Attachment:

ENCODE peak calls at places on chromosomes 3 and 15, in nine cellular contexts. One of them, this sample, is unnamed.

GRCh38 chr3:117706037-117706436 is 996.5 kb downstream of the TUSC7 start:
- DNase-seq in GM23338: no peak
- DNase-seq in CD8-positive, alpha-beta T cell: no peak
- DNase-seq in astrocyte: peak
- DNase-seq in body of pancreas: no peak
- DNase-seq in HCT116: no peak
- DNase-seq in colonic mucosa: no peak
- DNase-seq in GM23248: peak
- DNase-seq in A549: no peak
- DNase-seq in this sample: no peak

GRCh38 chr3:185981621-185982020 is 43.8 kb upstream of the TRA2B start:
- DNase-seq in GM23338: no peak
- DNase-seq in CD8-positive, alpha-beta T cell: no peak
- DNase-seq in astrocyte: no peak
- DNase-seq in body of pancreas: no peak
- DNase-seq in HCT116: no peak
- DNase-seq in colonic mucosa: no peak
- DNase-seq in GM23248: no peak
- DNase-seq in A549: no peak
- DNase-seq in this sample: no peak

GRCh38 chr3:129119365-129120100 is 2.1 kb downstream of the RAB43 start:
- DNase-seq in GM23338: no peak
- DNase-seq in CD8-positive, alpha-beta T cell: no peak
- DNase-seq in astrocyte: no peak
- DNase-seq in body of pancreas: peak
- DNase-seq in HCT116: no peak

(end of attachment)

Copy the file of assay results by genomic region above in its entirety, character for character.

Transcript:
ENCODE peak calls at places on chromosomes 3 and 15, in nine cellular contexts. One of them, this sample, is unnamed.

GRCh38 chr3:117706037-117706436 is 996.5 kb downstream of the TUSC7 start:
- DNase-seq in GM23338: no peak
- DNase-seq in CD8-positive, alpha-beta T cell: no peak
- DNase-seq in astrocyte: peak
- DNase-seq in body of pancreas: no peak
- DNase-seq in HCT116: no peak
- DNase-seq in colonic mucosa: no peak
- DNase-seq in GM23248: peak
- DNase-seq in A549: no peak
- DNase-seq in this sample: no peak

GRCh38 chr3:185981621-185982020 is 43.8 kb upstream of the TRA2B start:
- DNase-seq in GM23338: no peak
- DNase-seq in CD8-positive, alpha-beta T cell: no peak
- DNase-seq in astrocyte: no peak
- DNase-seq in body of pancreas: no peak
- DNase-seq in HCT116: no peak
- DNase-seq in colonic mucosa: no peak
- DNase-seq in GM23248: no peak
- DNase-seq in A549: no peak
- DNase-seq in this sample: no peak

GRCh38 chr3:129119365-129120100 is 2.1 kb downstream of the RAB43 start:
- DNase-seq in GM23338: no peak
- DNase-seq in CD8-positive, alpha-beta T cell: no peak
- DNase-seq in astrocyte: no peak
- DNase-seq in body of pancreas: peak
- DNase-seq in HCT116: no peak